A deep space experiment traveling on NASA’s Psyche spacecraft has just beamed a message via laser to Earth from far beyond the Moon for the first time, an achievement that could transform how spacecraft communicate.
In the farthest-ever demonstration of this type of optical communication, the Deep Space Optical Communications (DSOC) beamed a near-infrared laser encoded with test data from its position around 16 million kilometers (10 million miles) away – which is around 40 times farther than the Moon is from Earth – to the Hale Telescope at Caltech’s Palomar Observatory in California.
The DSOC is a two-year tech demonstration riding along on Psyche as it makes its way to its prime target, asteroid Psyche. The demo achieved “first light” on November 14, according to NASA’s Jet Propulsion Laboratory (JPL), which manages both missions, thanks to an incredibly precise maneuver that saw its laser transceiver lock onto JPL’s powerful uplink laser beacon at its Table Mountain Observatory, which allowed the DSOC’s transceiver to aim its downlink laser at Caltech’s observatory 130 kilometers (100 miles) away.
“Achieving first light is one of many critical DSOC milestones in the coming months, paving the way toward higher-data-rate communications capable of sending scientific information, high-definition imagery, and streaming video in support of humanity’s next giant leap: sending humans to Mars,” Trudy Kortes, director of Technology Demonstrations at NASA HQ, said in a statement.
Optical communications have been used to send messages from Earth orbit before, but this is the farthest distance yet by laser beams. In a laser beam, the beam of photons is moving in the same direction at the same wavelength. Laser communication can transmit vast amounts of data at unprecedented speeds by packing data into the oscillations of these light waves, encoding an optical signal that can carry messages to a receiver via infrared (invisible to humans) beams.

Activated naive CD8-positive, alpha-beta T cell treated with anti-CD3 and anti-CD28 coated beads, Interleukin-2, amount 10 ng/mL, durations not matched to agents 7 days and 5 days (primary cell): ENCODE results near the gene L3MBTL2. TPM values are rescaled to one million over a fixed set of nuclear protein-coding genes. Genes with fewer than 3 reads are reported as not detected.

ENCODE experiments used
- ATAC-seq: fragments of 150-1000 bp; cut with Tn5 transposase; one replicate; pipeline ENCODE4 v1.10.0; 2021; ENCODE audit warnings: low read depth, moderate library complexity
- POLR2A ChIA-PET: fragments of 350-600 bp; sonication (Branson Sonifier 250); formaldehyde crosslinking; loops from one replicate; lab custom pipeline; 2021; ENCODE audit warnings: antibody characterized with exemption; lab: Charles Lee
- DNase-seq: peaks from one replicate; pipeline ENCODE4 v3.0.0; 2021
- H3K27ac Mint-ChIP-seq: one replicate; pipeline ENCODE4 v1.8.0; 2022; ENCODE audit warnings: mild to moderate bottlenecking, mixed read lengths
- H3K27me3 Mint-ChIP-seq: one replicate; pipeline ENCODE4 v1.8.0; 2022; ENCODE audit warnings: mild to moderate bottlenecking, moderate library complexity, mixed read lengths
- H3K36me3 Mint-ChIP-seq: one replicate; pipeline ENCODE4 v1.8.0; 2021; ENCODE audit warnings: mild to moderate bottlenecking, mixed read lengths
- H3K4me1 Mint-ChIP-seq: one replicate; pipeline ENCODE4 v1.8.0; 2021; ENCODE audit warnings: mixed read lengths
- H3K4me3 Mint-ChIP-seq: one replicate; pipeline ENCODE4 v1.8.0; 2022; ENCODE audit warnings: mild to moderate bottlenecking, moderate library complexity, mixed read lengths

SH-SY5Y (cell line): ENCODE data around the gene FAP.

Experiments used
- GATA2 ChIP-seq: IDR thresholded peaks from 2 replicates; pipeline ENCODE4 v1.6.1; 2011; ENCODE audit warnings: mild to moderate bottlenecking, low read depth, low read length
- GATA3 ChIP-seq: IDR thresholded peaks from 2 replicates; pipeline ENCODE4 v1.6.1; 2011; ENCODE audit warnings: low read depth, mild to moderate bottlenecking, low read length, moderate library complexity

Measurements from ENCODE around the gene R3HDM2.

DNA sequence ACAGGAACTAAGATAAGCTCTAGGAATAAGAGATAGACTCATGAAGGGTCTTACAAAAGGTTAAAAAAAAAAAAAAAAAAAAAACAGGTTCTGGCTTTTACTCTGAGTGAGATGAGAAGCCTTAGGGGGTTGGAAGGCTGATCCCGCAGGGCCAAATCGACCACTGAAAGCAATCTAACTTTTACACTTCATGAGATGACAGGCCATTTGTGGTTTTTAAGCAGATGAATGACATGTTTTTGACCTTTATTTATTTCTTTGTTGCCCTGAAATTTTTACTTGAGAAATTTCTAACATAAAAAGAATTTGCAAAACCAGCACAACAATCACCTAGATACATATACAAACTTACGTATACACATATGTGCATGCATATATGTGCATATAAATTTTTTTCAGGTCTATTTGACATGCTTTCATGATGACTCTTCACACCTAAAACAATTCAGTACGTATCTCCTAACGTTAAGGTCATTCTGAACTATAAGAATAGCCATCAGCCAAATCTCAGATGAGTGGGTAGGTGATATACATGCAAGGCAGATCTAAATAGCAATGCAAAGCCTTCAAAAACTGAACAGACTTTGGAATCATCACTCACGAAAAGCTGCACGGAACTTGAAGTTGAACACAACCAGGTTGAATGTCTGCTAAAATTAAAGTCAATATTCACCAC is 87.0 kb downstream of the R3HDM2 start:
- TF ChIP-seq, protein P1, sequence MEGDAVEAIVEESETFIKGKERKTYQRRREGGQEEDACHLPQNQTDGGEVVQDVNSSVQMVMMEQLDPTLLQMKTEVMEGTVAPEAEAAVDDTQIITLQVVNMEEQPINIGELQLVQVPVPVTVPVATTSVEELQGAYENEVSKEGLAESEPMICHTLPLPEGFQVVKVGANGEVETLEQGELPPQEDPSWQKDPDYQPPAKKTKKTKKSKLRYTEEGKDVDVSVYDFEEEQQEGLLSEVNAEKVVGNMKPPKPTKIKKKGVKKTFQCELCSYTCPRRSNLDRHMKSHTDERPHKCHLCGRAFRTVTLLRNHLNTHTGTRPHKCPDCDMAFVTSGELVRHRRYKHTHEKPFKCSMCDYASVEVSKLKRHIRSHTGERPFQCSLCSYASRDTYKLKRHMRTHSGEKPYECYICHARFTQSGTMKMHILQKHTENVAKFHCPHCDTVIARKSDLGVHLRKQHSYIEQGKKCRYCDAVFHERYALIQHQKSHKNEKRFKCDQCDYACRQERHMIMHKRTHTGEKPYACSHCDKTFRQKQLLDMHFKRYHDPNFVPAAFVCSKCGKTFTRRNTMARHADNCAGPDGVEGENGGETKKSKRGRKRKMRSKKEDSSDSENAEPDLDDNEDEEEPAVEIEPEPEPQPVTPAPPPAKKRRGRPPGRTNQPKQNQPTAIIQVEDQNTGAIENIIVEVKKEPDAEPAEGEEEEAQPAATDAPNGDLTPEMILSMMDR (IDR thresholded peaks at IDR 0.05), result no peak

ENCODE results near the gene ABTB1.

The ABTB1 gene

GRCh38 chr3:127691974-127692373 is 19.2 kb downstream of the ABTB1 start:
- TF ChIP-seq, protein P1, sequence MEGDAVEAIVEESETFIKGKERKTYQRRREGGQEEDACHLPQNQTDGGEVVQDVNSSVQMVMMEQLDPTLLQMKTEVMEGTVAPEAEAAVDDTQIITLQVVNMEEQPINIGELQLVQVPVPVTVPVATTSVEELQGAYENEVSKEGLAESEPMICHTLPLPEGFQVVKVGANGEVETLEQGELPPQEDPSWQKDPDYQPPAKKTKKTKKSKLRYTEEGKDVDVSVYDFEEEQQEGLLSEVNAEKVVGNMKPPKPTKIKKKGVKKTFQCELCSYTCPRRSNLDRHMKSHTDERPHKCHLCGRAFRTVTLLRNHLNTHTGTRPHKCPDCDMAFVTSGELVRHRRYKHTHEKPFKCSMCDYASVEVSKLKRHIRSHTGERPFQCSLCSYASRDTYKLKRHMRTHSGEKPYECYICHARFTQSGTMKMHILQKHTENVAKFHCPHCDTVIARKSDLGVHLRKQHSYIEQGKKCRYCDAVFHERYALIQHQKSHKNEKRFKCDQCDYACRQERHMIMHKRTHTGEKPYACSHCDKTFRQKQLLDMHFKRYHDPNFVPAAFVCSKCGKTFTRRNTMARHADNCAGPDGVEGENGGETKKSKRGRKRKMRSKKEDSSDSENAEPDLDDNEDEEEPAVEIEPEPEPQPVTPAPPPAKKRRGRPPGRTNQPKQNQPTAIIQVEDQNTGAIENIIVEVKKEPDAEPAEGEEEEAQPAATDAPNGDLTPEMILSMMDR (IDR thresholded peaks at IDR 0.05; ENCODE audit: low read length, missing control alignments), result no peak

NASA usually uses radio waves to communicate with missions farther than the Moon, and both use electromagnetic waves to transmit data, but the advantage of laser beams is that much more data can be packed into much tighter waves. According to NASA, the DSOC tech demo aims to show transmission rates 10-100 times greater than current top radio communication systems.
Allowing the transmission of more data will allow future missions to carry much higher-resolution science instruments as well as allow for faster communications on potential deep space missions – video live streams from the surface of Mars, for example.
“Optical communication is a boon for scientists and researchers who always want more from their space missions, and will enable human exploration of deep space,” said Dr Jason Mitchell, director of the Advanced Communications and Navigation Technologies Division within NASA’s Space Communications and Navigation program. “More data means more discoveries.”
However, there are some challenges to test out first. The farther the distance optical communication has to travel, the more difficult it gets, as it requires pinpoint precision to point the laser beam. Also, the photons' signal will get fainter, taking longer to reach their destination, eventually creating lag times in communication.
During the test on November 14, the photons took around 50 seconds to travel from Psyche to Earth. By the time Psyche reaches its farthest distance, it will take around 20 minutes for them to travel back – this is long enough for both Earth and the spacecraft to have moved, so the lasers on both need to adjust for this change of position.
So far, the record-breaking technology demonstration has been very successful. “[The] test was the first to fully incorporate the ground assets and flight transceiver, requiring the DSOC and Psyche operations teams to work in tandem,” said Meera Srinivasan, operations lead for DSOC at JPL. “It was a formidable challenge, and we have a lot more work to do, but for a short time, we were able to transmit, receive, and decode some data.”
Or, as Abi Biswas, project technologist for DSOC at JPL put it: “[We] were able to exchange ‘bits of light’ from and to deep space.” Exchanging bits of light to and from deep space could be the game-changing future of how we communicate in space exploration.